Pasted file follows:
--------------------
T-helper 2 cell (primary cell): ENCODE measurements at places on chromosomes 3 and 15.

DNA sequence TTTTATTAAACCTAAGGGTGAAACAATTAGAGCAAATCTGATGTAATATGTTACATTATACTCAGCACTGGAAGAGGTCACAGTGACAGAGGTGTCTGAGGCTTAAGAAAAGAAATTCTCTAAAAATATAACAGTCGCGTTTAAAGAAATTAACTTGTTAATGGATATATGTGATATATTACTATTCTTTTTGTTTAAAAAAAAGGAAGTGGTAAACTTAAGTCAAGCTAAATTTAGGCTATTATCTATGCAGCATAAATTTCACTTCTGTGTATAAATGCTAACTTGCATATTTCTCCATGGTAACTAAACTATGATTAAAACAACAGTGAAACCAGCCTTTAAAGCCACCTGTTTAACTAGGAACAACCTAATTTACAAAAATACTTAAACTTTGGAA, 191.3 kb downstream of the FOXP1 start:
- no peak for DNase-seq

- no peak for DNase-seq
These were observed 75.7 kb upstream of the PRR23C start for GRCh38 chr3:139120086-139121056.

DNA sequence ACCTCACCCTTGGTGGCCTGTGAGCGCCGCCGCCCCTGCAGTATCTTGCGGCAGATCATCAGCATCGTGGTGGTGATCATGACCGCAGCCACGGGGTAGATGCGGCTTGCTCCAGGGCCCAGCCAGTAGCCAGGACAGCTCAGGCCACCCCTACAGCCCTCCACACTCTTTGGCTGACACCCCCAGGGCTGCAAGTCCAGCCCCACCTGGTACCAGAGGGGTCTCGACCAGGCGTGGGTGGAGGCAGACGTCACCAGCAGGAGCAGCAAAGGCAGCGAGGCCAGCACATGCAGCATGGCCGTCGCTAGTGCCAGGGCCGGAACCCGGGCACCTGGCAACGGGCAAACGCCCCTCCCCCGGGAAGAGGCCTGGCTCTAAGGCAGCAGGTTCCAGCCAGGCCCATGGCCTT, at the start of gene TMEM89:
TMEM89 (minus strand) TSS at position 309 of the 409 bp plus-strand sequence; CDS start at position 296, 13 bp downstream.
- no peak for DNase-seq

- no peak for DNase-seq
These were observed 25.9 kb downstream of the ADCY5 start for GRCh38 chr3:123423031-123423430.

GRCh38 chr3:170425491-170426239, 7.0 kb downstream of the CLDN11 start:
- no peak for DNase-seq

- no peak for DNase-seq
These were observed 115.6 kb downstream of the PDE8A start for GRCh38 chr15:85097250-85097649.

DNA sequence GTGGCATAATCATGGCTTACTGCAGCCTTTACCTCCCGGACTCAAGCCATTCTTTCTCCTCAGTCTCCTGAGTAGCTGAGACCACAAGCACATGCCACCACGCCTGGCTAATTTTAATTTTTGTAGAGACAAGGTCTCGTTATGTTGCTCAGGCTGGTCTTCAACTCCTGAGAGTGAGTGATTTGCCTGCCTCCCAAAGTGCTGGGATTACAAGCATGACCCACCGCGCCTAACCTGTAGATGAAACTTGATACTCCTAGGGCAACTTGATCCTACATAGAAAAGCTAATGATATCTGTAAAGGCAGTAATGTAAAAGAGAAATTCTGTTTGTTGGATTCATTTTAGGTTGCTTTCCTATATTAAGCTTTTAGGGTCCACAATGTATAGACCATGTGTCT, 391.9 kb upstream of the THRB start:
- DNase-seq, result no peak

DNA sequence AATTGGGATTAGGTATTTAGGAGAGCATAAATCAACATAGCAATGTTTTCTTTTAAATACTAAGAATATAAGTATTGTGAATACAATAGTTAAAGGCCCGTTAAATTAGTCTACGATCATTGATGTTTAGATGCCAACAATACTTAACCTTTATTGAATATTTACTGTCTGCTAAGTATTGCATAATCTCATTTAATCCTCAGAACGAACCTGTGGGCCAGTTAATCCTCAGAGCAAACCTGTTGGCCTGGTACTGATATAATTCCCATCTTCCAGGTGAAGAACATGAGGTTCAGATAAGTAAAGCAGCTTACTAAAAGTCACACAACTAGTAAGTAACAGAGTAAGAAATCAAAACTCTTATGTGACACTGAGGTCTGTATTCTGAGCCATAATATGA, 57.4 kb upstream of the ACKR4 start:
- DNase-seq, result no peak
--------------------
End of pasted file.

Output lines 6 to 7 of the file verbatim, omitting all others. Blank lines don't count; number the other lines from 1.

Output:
DNA sequence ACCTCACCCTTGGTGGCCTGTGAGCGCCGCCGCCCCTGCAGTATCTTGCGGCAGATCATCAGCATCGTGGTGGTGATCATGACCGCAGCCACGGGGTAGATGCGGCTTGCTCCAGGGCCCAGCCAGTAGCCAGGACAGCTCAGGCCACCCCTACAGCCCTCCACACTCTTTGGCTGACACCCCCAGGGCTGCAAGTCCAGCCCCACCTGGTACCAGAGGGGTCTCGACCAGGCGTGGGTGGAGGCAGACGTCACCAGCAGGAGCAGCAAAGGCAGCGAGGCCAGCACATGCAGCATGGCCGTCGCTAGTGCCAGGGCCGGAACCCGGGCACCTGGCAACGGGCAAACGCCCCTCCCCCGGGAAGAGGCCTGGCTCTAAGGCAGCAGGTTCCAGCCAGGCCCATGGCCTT, at the start of gene TMEM89:
TMEM89 (minus strand) TSS at position 309 of the 409 bp plus-strand sequence; CDS start at position 296, 13 bp downstream.